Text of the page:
Morning in Arizona

Morning in Arizona
Rainbows over Canyonlands - Dave Stoker

The Headline Animator

Wednesday, August 24, 2016

Financial Review

Wake Me When It’s Over

DOW – 65 = 18,481
SPX – 11 = 2175
NAS – 42 = 5217
10 Y + .02 = 1.56%
OIL – 1.30 = 46.80
GOLD – 13.10 = 1324.80

Today’s marks the first anniversary of a chaotic day in the markets
. The S&P 500 lost 77.7 points, or 3.9%, and China’s Shanghai Composite crashed more than 8%, less than a week after the People’s Bank of China announced it was devaluing its currency.

Investors are turning their attention to Fed chair Janet Yellen to see whether she will endorse recent comments from other central-bank officials that indicated rates could rise as early as next month. Yellen is scheduled to speak at the Jackson Hole Wyoming economic symposium on Friday. Recent economic news in the US has been pretty good. Several Fed policymakers have made some hawkish comments in the past few days suggesting the Fed will hike rates in September.

Predictably the idea that the Fed is contemplating a rate rise while all the other major central banks are looking to provide more stimulus led to a stronger US dollar and weaker commodity prices. Odds of an increase in September have climbed to 28 percent, from 10 percent a month ago, while bets on a December hike have risen to 51 percent from 36 percent at the end of July.

With earnings season almost complete, stocks have barely budged in the past 32 trading sessions, but yesterday the S&P 500 and the Nasdaq hit intra-day record highs. The S&P 500 index rose almost 20% since reaching a 22-month low in February, and trades near its highest valuation in more than decade, based on estimated income.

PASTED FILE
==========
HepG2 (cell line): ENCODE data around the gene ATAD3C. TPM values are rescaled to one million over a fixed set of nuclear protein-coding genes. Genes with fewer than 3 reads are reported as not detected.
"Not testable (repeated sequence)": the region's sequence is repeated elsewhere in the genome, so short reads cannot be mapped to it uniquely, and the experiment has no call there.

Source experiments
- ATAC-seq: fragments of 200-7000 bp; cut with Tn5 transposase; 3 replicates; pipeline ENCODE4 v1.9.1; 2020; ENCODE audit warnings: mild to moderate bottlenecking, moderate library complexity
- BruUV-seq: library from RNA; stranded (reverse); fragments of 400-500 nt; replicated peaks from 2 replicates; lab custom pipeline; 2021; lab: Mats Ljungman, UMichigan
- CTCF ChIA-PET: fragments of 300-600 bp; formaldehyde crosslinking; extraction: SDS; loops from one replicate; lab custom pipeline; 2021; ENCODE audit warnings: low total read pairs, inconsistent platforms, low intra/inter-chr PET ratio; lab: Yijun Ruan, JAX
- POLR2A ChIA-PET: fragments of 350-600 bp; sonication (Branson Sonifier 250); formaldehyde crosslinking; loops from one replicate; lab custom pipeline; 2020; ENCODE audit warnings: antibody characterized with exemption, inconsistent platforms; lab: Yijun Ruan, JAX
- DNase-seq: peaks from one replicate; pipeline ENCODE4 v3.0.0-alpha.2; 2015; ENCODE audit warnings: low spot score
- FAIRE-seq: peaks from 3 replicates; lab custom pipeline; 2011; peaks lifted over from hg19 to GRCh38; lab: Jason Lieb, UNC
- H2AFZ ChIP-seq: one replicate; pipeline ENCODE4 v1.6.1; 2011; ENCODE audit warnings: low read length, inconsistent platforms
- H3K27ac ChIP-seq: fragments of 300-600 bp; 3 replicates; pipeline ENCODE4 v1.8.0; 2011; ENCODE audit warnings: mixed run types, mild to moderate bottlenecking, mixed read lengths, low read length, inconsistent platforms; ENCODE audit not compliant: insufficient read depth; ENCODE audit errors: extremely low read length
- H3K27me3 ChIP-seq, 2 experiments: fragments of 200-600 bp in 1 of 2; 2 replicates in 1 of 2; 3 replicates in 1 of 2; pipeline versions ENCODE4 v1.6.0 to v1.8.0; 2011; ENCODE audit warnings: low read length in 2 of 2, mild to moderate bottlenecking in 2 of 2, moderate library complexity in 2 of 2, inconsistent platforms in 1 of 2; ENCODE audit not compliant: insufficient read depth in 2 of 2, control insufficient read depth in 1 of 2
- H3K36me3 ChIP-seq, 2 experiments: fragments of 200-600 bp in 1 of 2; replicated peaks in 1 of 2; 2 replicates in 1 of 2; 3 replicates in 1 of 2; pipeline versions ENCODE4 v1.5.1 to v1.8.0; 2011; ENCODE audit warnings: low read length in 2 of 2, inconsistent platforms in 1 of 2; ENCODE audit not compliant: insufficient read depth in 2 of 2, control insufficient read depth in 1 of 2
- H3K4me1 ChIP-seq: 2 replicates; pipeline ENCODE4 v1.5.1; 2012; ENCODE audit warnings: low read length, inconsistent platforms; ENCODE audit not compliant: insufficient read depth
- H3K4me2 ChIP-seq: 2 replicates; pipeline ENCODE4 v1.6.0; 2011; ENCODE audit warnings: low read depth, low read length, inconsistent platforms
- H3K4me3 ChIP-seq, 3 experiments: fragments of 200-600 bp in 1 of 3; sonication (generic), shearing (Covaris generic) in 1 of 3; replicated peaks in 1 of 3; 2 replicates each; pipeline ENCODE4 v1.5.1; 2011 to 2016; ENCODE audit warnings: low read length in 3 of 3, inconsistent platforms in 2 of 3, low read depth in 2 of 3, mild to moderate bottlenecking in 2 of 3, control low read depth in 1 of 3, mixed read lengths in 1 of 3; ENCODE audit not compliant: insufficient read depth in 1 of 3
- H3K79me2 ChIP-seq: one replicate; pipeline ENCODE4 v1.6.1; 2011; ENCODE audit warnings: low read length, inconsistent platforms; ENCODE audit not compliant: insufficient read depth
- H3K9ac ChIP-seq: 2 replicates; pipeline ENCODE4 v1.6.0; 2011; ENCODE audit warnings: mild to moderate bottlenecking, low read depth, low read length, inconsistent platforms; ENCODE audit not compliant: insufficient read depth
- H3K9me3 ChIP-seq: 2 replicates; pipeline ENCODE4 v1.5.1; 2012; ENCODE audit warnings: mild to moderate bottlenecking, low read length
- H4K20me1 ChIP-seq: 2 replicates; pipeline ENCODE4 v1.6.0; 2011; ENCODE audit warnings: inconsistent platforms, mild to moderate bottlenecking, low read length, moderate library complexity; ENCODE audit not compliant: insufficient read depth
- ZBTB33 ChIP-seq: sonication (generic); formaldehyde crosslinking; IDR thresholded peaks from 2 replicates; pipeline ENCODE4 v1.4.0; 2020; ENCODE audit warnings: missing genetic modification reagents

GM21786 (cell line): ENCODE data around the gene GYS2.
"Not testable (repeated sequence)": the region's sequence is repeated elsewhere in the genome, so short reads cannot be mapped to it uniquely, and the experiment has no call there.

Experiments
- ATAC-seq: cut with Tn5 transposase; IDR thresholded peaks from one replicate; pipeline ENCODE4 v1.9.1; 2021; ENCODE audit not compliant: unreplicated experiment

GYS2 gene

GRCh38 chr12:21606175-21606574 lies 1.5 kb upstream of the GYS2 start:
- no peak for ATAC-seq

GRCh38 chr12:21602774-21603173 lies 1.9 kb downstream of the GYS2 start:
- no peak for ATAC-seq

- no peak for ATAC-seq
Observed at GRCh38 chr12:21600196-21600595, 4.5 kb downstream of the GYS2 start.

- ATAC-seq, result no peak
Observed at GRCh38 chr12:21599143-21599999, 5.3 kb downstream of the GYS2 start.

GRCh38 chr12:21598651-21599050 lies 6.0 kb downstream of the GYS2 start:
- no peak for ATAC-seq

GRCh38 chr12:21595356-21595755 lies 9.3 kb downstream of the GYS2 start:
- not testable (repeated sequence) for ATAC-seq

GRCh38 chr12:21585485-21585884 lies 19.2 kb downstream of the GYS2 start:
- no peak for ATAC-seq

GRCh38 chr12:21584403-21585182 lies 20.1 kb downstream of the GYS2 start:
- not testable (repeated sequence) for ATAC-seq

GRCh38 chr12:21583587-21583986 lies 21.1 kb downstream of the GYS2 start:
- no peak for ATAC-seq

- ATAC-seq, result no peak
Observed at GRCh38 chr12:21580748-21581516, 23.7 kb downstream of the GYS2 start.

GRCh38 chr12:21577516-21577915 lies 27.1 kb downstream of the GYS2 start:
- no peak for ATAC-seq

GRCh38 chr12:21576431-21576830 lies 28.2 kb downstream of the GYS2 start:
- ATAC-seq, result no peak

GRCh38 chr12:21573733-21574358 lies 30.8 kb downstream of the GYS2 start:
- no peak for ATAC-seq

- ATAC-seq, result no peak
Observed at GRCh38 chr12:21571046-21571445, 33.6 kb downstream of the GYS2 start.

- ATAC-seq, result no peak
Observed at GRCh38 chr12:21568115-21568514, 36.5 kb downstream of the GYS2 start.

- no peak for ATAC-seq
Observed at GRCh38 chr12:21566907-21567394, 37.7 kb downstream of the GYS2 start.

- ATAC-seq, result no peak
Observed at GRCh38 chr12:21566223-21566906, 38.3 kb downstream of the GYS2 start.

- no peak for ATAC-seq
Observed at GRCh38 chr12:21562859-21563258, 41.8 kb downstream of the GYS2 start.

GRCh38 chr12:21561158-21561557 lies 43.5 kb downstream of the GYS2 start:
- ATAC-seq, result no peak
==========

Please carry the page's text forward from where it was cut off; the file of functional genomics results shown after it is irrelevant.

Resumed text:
Meanwhile, the CBOE Volatility Index (or VIX) is close to a two-year low. At a mean level around 12 this month, the measure of market turbulence known as the VIX is the lowest for any August since 1994, and has been below 15 for 35 days, the longest stretch of calm since July 2014.

The National Association of Realtors says sales of existing homes fell 3.2% last month to a seasonally adjusted annual rate of 5.39 million. The decline marks a reversal from rising demand that pushed sales in June to their highest level since February 2007. Fewer homes are coming onto the market, putting a cap on sales growth. The number of listings dropped 5.8% from a year ago to 2.13 million, and so it is tougher to find the right property. The median home sales price was $244,100 in July, up 5.3% from a year ago.

The American Petroleum Institute (API), a trade group, reported on Tuesday that U.S. crude inventories rose 4.5 million barrels in the week ending Aug. 19 versus market expectations for a draw of around 500,000 barrels. Crude inventories climbed by 2.5 million barrels in the week ended Aug. 19, according to an Energy Information Administration report. Crude oil dropped about 3% today.

Better-than-expected demand for Samsung’s new Galaxy Note7 has caused the South Korean company to delay the launch of the premium smartphone in some markets. The demand for the large-screen “phablet” (that’s a combination of phone and tablet) follows good reviews since it was launched last Friday in the U.S., South Korea and other countries.